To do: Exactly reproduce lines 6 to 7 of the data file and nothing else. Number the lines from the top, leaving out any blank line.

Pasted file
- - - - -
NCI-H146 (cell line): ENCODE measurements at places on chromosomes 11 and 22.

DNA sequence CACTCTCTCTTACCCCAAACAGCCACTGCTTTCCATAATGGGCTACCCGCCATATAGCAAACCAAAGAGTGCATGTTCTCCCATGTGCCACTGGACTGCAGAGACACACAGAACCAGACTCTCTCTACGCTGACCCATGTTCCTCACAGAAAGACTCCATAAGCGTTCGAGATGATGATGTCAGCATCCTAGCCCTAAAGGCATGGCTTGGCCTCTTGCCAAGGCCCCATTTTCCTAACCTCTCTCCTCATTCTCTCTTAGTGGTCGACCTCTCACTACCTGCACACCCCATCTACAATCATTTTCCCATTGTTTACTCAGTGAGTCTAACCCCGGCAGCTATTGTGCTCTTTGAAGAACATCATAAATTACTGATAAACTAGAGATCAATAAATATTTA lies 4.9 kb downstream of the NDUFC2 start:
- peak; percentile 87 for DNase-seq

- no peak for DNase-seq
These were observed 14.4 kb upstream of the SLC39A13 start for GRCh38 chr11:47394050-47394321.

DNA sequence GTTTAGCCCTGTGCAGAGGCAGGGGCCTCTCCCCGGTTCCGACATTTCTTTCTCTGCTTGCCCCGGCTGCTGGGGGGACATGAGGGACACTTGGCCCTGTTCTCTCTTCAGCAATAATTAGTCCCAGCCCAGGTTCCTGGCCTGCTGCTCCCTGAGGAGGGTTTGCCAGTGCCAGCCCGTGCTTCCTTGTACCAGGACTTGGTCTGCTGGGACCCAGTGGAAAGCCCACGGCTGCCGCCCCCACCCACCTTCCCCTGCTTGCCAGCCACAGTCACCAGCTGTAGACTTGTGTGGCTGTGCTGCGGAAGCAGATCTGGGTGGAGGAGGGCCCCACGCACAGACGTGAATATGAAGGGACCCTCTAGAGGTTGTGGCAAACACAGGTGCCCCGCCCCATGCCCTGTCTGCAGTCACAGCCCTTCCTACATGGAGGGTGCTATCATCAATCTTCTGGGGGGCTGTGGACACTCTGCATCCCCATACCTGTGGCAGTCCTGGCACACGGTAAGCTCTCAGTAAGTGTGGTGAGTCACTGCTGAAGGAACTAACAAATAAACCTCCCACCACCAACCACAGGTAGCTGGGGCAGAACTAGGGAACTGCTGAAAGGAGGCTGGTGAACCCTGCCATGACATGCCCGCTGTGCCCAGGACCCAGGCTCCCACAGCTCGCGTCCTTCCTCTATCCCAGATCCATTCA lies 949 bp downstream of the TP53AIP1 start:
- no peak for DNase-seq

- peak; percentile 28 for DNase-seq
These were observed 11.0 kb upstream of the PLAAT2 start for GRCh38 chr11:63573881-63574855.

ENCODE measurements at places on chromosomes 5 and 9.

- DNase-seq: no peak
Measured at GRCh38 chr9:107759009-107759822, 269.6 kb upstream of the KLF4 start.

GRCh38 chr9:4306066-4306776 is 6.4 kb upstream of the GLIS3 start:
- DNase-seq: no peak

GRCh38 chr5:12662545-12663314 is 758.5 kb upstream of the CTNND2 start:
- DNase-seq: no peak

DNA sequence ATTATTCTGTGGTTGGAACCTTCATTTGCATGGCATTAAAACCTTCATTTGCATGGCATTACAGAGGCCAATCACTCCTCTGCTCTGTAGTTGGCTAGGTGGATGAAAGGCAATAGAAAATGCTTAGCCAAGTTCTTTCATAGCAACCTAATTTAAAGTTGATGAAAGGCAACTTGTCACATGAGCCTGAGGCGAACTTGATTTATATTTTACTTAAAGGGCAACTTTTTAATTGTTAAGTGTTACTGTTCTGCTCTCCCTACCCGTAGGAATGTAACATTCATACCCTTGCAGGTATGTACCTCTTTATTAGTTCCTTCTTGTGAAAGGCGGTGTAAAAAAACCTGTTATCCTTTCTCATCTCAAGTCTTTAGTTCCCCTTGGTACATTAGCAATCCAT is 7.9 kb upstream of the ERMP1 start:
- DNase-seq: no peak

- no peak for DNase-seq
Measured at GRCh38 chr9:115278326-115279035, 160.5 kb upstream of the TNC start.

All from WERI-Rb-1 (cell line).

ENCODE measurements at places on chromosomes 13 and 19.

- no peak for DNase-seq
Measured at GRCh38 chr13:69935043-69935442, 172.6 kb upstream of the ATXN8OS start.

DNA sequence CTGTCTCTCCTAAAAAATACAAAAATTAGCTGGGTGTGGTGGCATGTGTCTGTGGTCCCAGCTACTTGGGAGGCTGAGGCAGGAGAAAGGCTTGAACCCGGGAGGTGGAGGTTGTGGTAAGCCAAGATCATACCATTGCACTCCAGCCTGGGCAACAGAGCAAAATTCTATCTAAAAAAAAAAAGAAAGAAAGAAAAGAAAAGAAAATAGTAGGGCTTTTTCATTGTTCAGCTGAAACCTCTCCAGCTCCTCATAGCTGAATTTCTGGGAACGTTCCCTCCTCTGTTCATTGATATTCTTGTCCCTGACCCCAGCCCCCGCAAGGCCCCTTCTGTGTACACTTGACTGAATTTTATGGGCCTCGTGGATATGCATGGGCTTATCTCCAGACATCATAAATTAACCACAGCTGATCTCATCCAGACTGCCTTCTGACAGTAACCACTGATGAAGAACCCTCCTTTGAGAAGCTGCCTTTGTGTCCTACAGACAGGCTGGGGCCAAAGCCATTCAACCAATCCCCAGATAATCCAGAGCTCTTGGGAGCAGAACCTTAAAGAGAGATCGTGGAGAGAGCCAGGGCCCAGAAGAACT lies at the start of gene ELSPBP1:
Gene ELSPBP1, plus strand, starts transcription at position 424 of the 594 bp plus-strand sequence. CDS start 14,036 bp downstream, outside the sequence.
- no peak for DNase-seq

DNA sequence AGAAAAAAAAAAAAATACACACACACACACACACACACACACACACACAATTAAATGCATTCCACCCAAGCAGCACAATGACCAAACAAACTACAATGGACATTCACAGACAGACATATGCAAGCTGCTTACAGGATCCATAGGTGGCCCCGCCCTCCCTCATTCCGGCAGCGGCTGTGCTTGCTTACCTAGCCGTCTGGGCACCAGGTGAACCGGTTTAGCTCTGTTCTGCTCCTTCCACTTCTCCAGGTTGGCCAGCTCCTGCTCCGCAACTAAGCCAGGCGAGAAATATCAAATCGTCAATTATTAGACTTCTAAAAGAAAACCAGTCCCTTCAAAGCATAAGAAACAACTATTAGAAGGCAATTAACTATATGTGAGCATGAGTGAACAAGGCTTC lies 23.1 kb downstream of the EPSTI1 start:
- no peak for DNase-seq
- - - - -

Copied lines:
DNA sequence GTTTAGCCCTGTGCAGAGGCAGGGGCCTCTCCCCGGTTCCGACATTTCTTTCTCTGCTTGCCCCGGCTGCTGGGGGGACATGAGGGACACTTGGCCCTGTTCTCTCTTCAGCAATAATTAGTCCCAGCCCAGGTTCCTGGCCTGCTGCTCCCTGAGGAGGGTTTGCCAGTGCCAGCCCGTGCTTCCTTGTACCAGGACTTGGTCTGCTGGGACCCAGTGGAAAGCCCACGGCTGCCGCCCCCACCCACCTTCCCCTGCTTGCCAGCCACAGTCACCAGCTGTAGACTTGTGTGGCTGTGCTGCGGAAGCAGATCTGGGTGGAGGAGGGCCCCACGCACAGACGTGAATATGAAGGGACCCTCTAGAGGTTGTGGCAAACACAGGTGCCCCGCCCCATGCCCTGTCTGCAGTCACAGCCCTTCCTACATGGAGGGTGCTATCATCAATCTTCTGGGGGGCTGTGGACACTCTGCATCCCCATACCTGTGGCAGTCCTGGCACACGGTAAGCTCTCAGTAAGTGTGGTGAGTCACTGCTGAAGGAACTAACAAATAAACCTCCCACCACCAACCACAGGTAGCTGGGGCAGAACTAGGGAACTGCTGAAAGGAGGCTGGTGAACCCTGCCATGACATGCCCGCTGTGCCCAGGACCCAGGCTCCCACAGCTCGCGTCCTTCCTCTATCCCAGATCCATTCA lies 949 bp downstream of the TP53AIP1 start:
- no peak for DNase-seq